Protests over 5 pylons are raided

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Protests over 5 pylons are raided


Policemen yesterday haul away a protestor from a high-voltage power line pylon construction site in Miryang, South Gyeongsang. Yesterday, 250 employees of Korea Electric Power Corporation and 2,000 police raided the area and tore down five structures used by protestors near the sites. By Song Bong-geun

The Korea Electric Power Corporation (Kepco) tore down five structures used by people protesting its high-voltage power lines in Miryang, South Gyengsang, with support of the local government and police yesterday.

For several years, Kepco has been trying to erect 161 pylons to support the power lines to send electricity generated from the Singori reactor in Ulju County, Ulsan, to an electric substation in Changnyeong County, South Gyeongsang.

Construction of 52 towers in Miryang ground to a halt in September 2012 because of protests by local residents worried about the health effects of living near the power lines. It was resumed in October 2013.

But protesters set up structures they occupied near the sites of five pylons, insisting that the power lines nearby their village will cause cancer and other environmental damage and lower the value of local land.

Yesterday, 250 Kepco employees came into Jangdong Village, Miryang with 200 local government employees and more than 2,000 policemen. Thirty locals who oppose the construction and 120 supporters from religious associations and civic groups scuffled with the police and officials and some threw human waste at them.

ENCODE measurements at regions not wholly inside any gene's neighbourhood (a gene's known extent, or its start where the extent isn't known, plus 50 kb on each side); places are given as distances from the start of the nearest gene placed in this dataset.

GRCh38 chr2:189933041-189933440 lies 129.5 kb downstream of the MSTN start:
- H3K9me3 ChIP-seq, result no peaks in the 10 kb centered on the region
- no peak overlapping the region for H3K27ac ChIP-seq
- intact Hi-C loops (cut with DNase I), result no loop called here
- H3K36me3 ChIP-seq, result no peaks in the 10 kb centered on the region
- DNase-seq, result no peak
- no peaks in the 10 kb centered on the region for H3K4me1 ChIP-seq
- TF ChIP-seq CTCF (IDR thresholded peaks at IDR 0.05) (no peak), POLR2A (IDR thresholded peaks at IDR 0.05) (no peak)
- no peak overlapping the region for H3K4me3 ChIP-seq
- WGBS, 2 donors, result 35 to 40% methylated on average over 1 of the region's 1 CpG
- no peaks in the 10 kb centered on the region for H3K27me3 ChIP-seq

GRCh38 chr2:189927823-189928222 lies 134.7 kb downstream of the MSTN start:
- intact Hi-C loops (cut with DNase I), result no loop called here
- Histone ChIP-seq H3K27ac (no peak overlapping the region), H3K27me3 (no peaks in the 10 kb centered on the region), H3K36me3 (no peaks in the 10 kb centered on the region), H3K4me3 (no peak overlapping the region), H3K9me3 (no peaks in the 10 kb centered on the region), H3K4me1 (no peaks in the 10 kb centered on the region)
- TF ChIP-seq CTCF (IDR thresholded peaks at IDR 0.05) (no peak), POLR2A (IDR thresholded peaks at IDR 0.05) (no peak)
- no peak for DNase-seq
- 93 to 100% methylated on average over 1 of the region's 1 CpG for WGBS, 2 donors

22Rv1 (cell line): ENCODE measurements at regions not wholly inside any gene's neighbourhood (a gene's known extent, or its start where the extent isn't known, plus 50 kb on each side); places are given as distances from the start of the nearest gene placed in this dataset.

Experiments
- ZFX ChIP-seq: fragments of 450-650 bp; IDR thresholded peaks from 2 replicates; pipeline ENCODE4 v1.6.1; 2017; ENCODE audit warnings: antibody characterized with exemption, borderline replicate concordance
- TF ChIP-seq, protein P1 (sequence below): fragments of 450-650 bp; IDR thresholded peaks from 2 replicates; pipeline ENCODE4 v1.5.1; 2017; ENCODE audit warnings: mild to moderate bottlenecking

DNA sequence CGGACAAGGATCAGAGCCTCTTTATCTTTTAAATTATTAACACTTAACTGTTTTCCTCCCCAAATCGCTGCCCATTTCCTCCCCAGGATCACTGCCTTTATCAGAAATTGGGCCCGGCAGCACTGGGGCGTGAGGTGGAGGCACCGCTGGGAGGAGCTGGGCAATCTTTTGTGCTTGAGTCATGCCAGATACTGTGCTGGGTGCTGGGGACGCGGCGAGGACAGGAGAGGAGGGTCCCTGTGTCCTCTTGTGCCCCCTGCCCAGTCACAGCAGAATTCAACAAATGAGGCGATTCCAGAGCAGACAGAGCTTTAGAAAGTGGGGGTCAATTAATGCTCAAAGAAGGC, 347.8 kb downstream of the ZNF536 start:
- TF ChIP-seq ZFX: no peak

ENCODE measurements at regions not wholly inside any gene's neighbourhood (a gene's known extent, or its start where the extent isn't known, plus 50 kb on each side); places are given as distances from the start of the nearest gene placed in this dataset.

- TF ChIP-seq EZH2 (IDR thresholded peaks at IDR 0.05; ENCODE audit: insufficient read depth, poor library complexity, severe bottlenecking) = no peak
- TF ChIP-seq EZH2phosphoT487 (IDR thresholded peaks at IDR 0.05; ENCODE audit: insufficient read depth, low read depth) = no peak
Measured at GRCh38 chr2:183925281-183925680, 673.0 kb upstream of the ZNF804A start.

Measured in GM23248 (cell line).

The authorities went up a mountain to the structures and asked protestors to leave them voluntarily, but they refused. Some tied their bodies with chains and more than 20 nuns formed a human wall. The policemen dragged them out of the watchtowers.

The authorities found two cans of liquefied petroleum gas and took them out safely.

The Kepco employees, government officials and police dismantled five structures.

During the operation, two local residents were arrested for obstructing government workers but were released later yesterday. Some protestors were taken to hospital for treatment of minor injuries.

To watch out for possible human rights violations, 13 personnel from the National Human Rights Commission observed the operation.

After tearing down the structures, the Kepco employees set up fences around the sites to begin construction of the five remaining pylons.

“We are planning to finish the construction of pylons and power lines through the end of this year,” said an official of Kepco.

Religious circles were not comfortable with the idea of a raid before it occurred.

“They should not [tear down the structures] because it might cause unfortunate accidents,” said the Justice and Peace Committee of the Catholic Bishop’s Conference of Korea in a statement on Tuesday. “Violence will only bring bigger violence, and peace by the exertion of power is a fake peace.”

The National Council of Churches in Korea also filed a complaint to Commissioner General Lee Sung-han of the police on Tuesday.


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